My improvement consisted of building a cabin on the boat, with bunks, so I could sleep aboard more comfortably than I’d been doing in tents pitched over my earlier open skiffs. I augmented that cabin with huge brass portholes I’d salvaged from an old wrecked admiral’s barge, beached and rotting away up in a marsh. I also improved the rig by installing a real “ship’s wheel” with spokes that I’d salvaged from another boat washed up in a hurricane. This meant I had to run the boat standing forward, not sitting at the stern. This also meant that the first time I tried to get ‘er up she plowed down and I had water pouring past the cabin and over the gunn’ls so fast that I almost didn’t have time to pull back the throttle and save that motor from a fourth dunking. I added higher wash boards aft the cabin hoping that the water would run off the deck as we dove, giving the engine, maybe, time to reverse the sinking trend and get the bow up. I even made these wash boards of very light plywood, but it was still more weight and this just made the situation worse. My boat was not only destined to never get up, it was destined to dive like a World War II submarine with enemy planes zooming in low on the horizon.

Ches Nous Trying to Plane in the Ocean.
OK, I’ll admit, by this stage of my life, I have had the pleasure of getting up in some of my boats. I had a Glasspar Seafair Sedan that got up (I still miss her) and I have a 1985 center console 20 foot Mako with a 150 four stroke Yammie that’ll get up with the greatest of ease. And I’ve had a few other boats that would get on a plane also. One of my favorites is my current tender that we had made one-off to our own specifications. She’ll get up so quick with her little 20 HP that you don’t have time to figure which way you want to go.

But I spend most of my time on “Chez Nous.” We’ve had four boats named “Chez Nous” since 1969. None of them have planed. I figure, “come on. I’m getting older every day. Why can’t I have my dream come true with my number one boat?” So I just spent another trip coming up the US East Coast trying to get ‘er up. I confess, I never had much hope, but it was fun trying. I rev that 200 HP up and I see her bow begin to rise. I walk up to the bow and look astern and realize I’m looking not at a level deck—I’m looking downhill. The excitement builds and I nudge the throttle a little more. The bow comes up higher, but then we get to that inevitable curse: the squat stage. That beautiful wide rounded stern squats down in the water like a very constipated duck and there she stays until I pull back on the throttle and run her at her designed hull speed—at which point she behaves admirably, like the lady she is. But while she’s trying to rise up, she can throw a wake like an elephant on a PWC, which may have something to do with all those looks of distain and indignation I was talking about earlier. But maybe I’ve just come up with a solution. Maybe I ought to just start cruising on a PWC. It’ll certainly save on fuel and it’ll certainly get up on a plane. I’ll just have to make a few improvements for cruising comfort.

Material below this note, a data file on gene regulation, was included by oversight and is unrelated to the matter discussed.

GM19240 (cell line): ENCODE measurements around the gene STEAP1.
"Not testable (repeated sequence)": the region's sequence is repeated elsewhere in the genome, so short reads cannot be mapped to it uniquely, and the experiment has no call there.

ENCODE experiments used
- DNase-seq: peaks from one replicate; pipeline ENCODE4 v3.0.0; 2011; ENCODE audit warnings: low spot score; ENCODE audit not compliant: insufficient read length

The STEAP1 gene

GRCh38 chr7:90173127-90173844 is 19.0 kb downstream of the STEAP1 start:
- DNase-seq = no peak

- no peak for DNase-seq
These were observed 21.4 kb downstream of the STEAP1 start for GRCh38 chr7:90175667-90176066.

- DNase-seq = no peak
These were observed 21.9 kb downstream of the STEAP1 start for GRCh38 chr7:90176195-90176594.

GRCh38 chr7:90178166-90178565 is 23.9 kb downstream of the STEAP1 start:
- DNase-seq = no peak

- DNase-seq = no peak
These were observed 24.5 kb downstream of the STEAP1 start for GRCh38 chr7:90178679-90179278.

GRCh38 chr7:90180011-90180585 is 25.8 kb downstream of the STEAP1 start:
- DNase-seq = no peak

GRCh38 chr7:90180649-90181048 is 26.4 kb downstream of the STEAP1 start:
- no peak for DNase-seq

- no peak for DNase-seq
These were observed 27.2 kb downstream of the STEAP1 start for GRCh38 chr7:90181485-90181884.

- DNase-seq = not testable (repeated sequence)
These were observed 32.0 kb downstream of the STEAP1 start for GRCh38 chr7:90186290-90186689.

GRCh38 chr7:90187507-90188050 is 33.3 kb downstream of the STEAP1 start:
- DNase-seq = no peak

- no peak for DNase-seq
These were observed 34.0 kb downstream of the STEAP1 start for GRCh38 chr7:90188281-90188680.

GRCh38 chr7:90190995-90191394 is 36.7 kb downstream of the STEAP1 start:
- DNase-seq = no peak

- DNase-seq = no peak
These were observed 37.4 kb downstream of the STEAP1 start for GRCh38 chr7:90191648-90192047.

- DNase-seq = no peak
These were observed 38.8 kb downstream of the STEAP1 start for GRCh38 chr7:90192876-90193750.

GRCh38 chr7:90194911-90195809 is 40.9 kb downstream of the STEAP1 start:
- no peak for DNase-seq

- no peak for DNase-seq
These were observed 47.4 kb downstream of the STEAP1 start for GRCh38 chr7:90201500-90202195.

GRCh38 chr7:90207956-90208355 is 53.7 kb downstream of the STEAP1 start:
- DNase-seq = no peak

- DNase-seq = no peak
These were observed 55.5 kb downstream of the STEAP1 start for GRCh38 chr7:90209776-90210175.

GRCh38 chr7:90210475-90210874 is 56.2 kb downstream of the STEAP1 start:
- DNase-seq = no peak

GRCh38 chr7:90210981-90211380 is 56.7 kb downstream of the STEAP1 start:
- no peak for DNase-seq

Tom’s Tips About Getting on a Plane

1. Some boats temporarily become less stable as they’re getting up on a plane. This can be dangerous and even make steering a bit unpredictable. Know your boat’s characteristics and how to deal with them.

2. Being on a plane doesn’t mean having your bow high up and running at a steep angle. If you’re doing this, something is probably wrong. Typically, many boats, even on a plane, should not be too far from parallel with the water.

Click Here for More Tips